By Samwel Doe Ouma
Kenyan research scientists are exploring use of bacteriophages-naturally occurring and abundant viruses that target bacteria- as an alternative and or compliment to use of antibiotics in the treatment of bacterial infections in human, agriculture, livestock and food production.
According to Dr Peter Mwethera, Director Institute of Primate Research (IPR), phages are viruses that feed on bacterial and are naturally found in the environment and in the human body as well. They offer a complimentary solution to tackling the rising antibiotic resistant bacteria because they are harmless to people.
“We are discussing how we can embrace phage research locally to manage Antimicrobial resistance as an alternative and or a compliment to using antibiotics,” Dr Mwethera said adding that “antibiotics will continue to be used but where we have complete resistance phages will come in handy.”
IPR have trained over 100 undergraduates, six masters and two PhD students on phages research, Dr Mwethera said.
The symposium discussed the scope of phage research in Kenya, identification of existing capacity, exploration of collaborative research and capacity building, identification of viable options for establishing phage banking and determined feasibility of holding regular phage conferences.
Speaking at a symposium in Nairobi on the status of bacteriophage research hosted by Kenya Medical Research Institute (KEMRI) and Institute of Primate research (IPR), Dr Atunga Nyachieo, chief of research at IPR, said that many bacteriophage profile data has been documented and both lab capacity and technical capacity exists locally for phages development.
Kenya already has ISO-certified laboratories that can maintain repositories of various biological samples, he added.
“KEMRI has a laboratory which can be used to identify and develop phages being a nationally mandated governmental research institute for human health and ILRI focusing on safe use of livestock and associated food products while IPR focuses on biomedical animal science laboratory and conservation biology,” Dr Atunga chief researcher at IPR said.
He added that Institutions such as the Technical University of Kenya (TUK), the University of Nairobi (UoN), Jomo Kenyatta University of Agriculture and Technology (JKIA), Kenyatta University (KU), Pwani University, Kisii University, the Institute of Primate Research (IPR), KEMRI, ILRI, and the US Army Medical Research Directorate in Africa are all involved in phage research.
Many scientists are also showing interest in pursuing phages research studies.
“Kenya scientists are part of global community working on phages to tackle new pandemics,” Dr Atunga said.
While Dr Lilian Musila KEMRI principal research scientist said that in addition to lytic phages, Kenyan researchers are also interested in phages that can eradicate biofilms, which are complex, multicellular bacterial clusters that tend to form on wounds and devices like urinary catheters.
“The process of continuously testing patient isolates for susceptibility to phages, and finding the phages that bacteria have developed resistance to, will help keep expanding the phage bank,” She said adding that “Kenya has readily available bacteriophages that can kill four out of six of the World Health Organization (WHO) listed priority bacteria.”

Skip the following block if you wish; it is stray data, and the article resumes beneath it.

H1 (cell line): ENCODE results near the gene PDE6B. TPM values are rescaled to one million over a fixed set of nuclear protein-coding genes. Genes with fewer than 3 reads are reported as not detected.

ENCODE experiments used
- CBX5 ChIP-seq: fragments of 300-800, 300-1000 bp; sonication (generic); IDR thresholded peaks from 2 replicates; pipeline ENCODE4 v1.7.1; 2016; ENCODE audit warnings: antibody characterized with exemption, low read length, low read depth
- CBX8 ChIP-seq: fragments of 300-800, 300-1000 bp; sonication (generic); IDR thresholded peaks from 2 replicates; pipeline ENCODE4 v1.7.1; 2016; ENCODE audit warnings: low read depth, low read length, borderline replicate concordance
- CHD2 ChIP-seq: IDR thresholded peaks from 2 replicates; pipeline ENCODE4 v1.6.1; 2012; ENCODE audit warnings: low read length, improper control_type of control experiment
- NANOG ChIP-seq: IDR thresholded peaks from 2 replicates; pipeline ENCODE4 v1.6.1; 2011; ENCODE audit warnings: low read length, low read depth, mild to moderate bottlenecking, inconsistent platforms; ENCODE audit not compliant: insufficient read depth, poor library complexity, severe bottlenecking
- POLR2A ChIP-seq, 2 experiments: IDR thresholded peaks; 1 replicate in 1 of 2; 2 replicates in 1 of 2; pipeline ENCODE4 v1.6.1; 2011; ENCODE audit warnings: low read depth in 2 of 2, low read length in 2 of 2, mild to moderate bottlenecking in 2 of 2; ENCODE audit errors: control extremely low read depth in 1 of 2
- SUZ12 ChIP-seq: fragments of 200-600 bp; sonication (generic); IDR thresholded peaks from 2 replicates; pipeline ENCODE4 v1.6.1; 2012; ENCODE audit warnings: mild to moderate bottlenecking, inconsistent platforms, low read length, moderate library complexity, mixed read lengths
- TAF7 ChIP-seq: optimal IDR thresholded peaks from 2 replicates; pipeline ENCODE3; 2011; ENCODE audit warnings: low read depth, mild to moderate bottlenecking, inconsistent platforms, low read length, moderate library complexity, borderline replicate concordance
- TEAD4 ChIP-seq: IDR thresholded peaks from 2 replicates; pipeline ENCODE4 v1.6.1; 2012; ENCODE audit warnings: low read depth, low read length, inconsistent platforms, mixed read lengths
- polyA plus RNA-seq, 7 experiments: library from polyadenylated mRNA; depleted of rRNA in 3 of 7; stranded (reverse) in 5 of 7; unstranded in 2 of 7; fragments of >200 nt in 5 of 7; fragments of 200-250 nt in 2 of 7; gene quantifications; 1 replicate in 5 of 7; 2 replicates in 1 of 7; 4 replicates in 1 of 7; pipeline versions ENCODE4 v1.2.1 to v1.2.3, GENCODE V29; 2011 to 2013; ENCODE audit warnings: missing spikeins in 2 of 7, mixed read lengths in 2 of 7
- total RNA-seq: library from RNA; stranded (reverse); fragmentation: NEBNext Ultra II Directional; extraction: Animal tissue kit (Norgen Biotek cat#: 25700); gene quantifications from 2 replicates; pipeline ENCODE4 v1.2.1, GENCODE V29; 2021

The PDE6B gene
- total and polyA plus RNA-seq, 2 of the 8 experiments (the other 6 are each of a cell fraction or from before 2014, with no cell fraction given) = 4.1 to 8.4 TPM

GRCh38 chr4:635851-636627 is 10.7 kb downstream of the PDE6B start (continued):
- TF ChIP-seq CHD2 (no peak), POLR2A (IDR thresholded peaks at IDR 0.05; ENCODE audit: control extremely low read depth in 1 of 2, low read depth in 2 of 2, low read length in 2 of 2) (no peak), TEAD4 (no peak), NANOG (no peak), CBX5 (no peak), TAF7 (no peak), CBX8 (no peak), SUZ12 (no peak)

About 150 phages have been isolated from samples collected from different parts of Nairobi including abattoirs, open sewers, rivers, hospital sewages among others, and from Lake Victoria and the Indian ocean, Dr Musila added.
Dr. Nicholas Svitek, senior scientist at International Livestock Research Institute (ILRI) said that they are looking at phages that will replace antibiotics to kill strains of bacteria that are known to cause disease in poultry farms in Kenya.
However, while phages may be everywhere, that does not mean they are easy to cultivate.
The process of finding phages that match the strain of infecting bacteria, getting them prepared for use, characterizing, and making sure that they are safe and efficacious is not a walk in the park.
Globally phage therapy has not been authorized to be administered to people yet with studies only beginning in Kenya.
In the early 1920s, William Twort and Felix d’Herelle co-discovered bacteriophages, also known as phages.
Using viruses is making a comeback to treat life-threatening infectious bacterial diseases and more importantly for exploring its use in the fight against bacteria that are resistant to antibiotics and to reduce the risk of developing and spreading antibiotic-resistant bacteria.
The over/misuse of antibiotics over the last several decades has caused many of the targeted bacteria to build up resistance to these antimicrobial drugs, making both humans and animals more vulnerable to bacterial infections.
Resistance occurs when microorganisms undergo changes that render medicines used to treat them ineffective, leaving patients vulnerable to illness, adverse events, or death.
Physicians need new drugs to treat patients with resistant infections but also need to preserve the effectiveness of existing antibiotics.
There are several established contributors to resistance including agricultural misuse, environmental pollution and poor pollution controls during production, clinician over prescription of existing medicines to meet patient demand, and patient non- adherence to established treatment protocols.
It is estimated that antimicrobial-resistance will cause 50 million deaths by 2050.